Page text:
It is thought by noted researchers – that somewhere between 30,000 and 60,000 Aboriginal people lived in the area we call Victoria today. By the time Coranderrk was started there were only a few hundred people left. In some cases there are memorials – not to remember the people who died – but to remember the people who killed them, and stole their lands? I am thankful that my family was amongst those who survived. “Because of them I am here”. In the mid 1800’s a change of heart was sweeping over Victoria and the killings were being stopped. Killing Aboriginal people was always against the laws of those times, but no one was ever brought to justice for these crimes in Victoria. Some of my family had escaped the Campaspe plains massacre – and they were sent to the Central Protectorate where Murchison is today, a town on the, Wahring, or Goulbourn River as it is now known, but even that wasn’t safe. The protectorate manager William Le’souef used to encourage settlers to shoot Aborigines’ if they disagreed with the squatters. These were trying times for our people. Travelling on their own lands was now called “trespass” and they could be shot, even just getting their traditional foods. The squatters also tried to shoot all the native animals that were part of the traditional diet. They saw it as sport, and the squatters wanted the grass for their sheep. Aborigine’s weren’t allowed to harvest their vegetables and grains either. They were starving. They were also dying from introduced disease – smallpox, flu, and venereal diseases acquired through rapes – later on through bargaining for food – just to stay alive. Some these rapes were witnessed by my great grandmother, as a child. Her stories have been recorded by our early family historians. It still shocks us. On Coranderrk, in its early days, they were safe. At one stage Coranderrk was the most successful Aboriginal reserve in Australia – they were learning whites ways – farming, building, and other enterprises. They were totally self-sufficient. But this changed as the Board Of Protection For Aborigines became corrupted – and the executive wanted this land for themselves. Incredibly – Le’souef’s son Albert came to hold an executive position on the board of protection for Aborigine’s – corruption was rife.
Our family had been split up. They had been moved to many different Missions, including Cummeragunja in NSW, and Coranderrk in Victoria. All these stations sheltered the few remaining people from the many different countries of this ancient land. Their lands were taken, their culture was gone, their language gone, their traditional foods and clothing had gone, everything they knew had changed, the majority of their people had gone. The elders, responsible leaders and teachers, had been drastically reduced.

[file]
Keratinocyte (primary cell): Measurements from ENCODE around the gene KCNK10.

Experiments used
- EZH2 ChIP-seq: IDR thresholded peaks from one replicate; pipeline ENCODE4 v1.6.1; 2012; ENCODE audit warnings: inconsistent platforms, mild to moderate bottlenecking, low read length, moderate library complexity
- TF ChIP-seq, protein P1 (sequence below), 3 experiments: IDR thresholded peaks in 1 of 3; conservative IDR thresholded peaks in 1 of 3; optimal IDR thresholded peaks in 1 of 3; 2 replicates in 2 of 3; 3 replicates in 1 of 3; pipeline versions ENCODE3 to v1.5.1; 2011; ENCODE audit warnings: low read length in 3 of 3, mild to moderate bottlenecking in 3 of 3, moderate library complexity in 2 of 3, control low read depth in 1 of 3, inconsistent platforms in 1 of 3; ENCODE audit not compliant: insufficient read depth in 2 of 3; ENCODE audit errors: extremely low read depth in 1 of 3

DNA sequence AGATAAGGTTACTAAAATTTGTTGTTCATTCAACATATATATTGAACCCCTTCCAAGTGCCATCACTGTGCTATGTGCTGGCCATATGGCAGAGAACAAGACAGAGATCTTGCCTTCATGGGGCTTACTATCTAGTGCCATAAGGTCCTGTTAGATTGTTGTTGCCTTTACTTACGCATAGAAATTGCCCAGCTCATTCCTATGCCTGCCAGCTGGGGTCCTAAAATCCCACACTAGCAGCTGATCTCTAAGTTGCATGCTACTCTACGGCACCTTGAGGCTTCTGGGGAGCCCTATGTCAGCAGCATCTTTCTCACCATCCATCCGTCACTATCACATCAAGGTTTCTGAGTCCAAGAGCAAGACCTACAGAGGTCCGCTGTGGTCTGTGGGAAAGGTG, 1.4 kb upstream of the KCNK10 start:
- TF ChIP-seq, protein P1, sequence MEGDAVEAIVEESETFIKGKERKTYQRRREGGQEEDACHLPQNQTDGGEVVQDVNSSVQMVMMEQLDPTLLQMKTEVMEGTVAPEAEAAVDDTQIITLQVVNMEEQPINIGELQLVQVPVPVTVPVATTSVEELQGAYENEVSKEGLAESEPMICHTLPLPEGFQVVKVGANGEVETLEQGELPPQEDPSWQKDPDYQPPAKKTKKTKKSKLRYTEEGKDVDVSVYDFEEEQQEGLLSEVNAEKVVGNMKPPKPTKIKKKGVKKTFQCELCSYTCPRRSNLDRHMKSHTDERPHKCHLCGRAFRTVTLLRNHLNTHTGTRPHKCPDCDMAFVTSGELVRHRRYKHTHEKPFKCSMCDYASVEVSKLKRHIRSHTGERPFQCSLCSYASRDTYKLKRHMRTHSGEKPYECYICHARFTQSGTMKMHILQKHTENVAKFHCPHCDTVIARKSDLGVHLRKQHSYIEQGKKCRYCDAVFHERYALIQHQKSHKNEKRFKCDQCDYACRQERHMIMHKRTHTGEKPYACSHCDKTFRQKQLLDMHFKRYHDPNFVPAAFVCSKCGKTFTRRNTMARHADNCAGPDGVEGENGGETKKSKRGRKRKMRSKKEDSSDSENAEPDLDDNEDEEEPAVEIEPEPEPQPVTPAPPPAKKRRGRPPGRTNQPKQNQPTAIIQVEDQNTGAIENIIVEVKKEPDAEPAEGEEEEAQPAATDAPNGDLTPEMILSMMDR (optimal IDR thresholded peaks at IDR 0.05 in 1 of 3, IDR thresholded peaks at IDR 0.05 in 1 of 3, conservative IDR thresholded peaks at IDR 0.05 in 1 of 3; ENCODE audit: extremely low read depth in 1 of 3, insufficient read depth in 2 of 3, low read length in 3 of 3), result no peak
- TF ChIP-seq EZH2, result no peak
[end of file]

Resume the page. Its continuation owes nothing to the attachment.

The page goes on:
Losing the sacred land that had supported them for 10’s of thousands years was a cruel blow. Aborigines were not officially recognised as citizens in their own country until the referendum of 1967. They weren’t recognised as traditional land owners of their own land until 3 June 1992, the High Court announced its historic decision, with the famous Mabo case, which overturned the fictional but legal doctrine of terra nullius – a term meaning “nobody’s land”, an old Roman Term.
Aborigines still today are taunted by political leaders to “Get over it” they say, forget the past they say. While schools all over the World teach their country’s history. We must forget ours. In the mid 1950’s atomic bomb tests were being carried out at Woomera – land on which Aborigines were living. They weren’t moved to safety a shameful act. Today – astonishingly – World leaders are again threatening atomic warfare – as if have they’ve forgotten all the lessons of the past.
Change the character of a country through law, culture, technology, migration and compassion – it’s a constant evolutionary process. This ancient 65,000 year Aboriginal history makes Australia like no other country in the World – until 1788 we never had Empires, money or fences. It was unimaginably different to the British Empire. Land care in Australia was technological wonder in social and cultural longevity that should be admired. Respect, caring and sharing was the foundation. We all should be proud of it.
Congratulations once again to you on your citizenship – I wish you happiness and every success – for you and yours families. Mostly I hope we can all one day share in an Australia Day that is inclusive of all Australians in this beautiful country.
Wominjeka Wurundjeri Kulin Beek. Welcome to Wurundjeri Kulin Country.